5 Questions to Zosha Di Castri (composer)

Sophia (Zosha) Di Castri is a Canadian composer/pianist living in New York. She was appointed as Assistant Professor of Music at Columbia in 2014. On Thursday, December 1, 2016, the Miller Theatre at Columbia University will present an evening-length Composer Portrait series concert of Di Castri’s works featuring performances by Yarn/Wire and Ekmeles. We asked her 5 questions to learn more about the program, her musical upbringing, and her choice of collaborators.

New York’s Miller Theatre is presenting an evening of your work in its Composer Portrait series this season, including 2 world premieres. What should we listen for in the works on the program?

In several of these pieces, I am interested in the physicality of the performers’ gestures. The new Yarn/Wire work is as much about sound as it is the trajectory of the ensemble on stage. Some of the pieces explore new territory for me including hybridized genres, and passages of guided improvisation. The nature of the instrumentation for this concert also bears a particularly personal inflection. From my earliest memories, I have played the piano and it has defined who I am. Because of its familiarity, it is both a natural choice for expression and also a surprising challenge, to transcend muscle memory and find something meaningful to say. Percussion has always been the primary means by which I expand the sound of any ensemble. My father was a “closet” drummer, and I also played percussion in high-school (including a stint as the drummer for the big band, for which I was wretchedly too timid). These influences have perhaps left their stamps. Lastly, in the last six years I began using my voice as a compositional tool, (scatting gestures, then recording, transcribing, and orchestrating these to get at a more spontaneous, kinetic music), and I found my writing really changed. I am not a trained singer, but I do use my voice to push through to new places and catch the impression of ideas before they fade. Writing for the voice is a relatively new venture for me, the Ekmeles sextet being my first attempt in 2013. It has been very stimulating to engage with text though, and I find in words both a structure and a humanity that can sometimes be lost in writing purely abstract music.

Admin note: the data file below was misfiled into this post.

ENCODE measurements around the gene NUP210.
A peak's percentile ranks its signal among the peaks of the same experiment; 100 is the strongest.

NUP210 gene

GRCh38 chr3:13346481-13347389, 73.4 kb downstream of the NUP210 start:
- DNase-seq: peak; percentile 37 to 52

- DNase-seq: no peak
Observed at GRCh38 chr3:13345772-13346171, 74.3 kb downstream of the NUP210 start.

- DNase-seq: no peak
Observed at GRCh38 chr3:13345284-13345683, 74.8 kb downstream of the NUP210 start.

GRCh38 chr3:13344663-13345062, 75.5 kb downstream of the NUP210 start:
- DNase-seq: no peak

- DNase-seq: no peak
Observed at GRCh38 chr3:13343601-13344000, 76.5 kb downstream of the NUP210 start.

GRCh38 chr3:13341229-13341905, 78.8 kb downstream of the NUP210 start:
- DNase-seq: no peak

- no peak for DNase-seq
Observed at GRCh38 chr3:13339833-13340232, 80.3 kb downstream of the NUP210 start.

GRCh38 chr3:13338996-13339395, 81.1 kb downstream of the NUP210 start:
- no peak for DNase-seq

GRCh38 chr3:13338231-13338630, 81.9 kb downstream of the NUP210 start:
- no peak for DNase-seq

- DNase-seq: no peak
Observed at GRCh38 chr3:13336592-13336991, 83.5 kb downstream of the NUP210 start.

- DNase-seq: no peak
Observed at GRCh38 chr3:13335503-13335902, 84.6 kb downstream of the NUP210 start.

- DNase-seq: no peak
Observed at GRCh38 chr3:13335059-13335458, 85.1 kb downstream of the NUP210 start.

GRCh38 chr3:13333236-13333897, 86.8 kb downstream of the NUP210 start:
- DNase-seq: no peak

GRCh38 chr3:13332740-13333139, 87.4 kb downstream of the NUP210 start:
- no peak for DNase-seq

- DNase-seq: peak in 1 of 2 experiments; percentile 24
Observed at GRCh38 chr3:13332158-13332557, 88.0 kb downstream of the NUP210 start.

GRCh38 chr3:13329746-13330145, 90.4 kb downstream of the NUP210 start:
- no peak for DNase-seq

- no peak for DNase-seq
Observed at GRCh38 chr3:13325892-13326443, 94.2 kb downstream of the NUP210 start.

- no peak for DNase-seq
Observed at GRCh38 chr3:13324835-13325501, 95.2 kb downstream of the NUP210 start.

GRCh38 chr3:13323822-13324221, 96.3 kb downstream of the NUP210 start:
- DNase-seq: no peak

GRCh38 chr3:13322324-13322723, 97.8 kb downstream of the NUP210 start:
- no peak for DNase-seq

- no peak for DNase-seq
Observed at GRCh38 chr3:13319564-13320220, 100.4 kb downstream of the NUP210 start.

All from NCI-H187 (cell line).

What made you decide to become a composer?

In my last year of high-school, I had a happenstance but very formative experience working with the Composer in Residence at the Edmonton Symphony Orchestra’s Young Composers Program. Previously I had only improvised music at the piano, but had not ventured to write much down (having little background in theory). This first taste of hearing the imagined music in my head come to life, realized by a professional orchestra in front of an audience, was a total revelation. It was thrilling! The first thing I did when I arrived at McGill University as a piano performance student was to begin knocking on the doors of the composition faculty to find out how I could learn more. After doing both for a while, my energies became increasingly focused on composition. After McGill, I took a yearlong hiatus studying political philosophy at Sciences Po in Paris. I wanted to see if there were other things I could do, and though I proved this was possible, it became increasingly clear to me that composition was to be my vocation.

You studied at McGill, in Paris, and then Columbia – who were the teachers who most influenced you and why?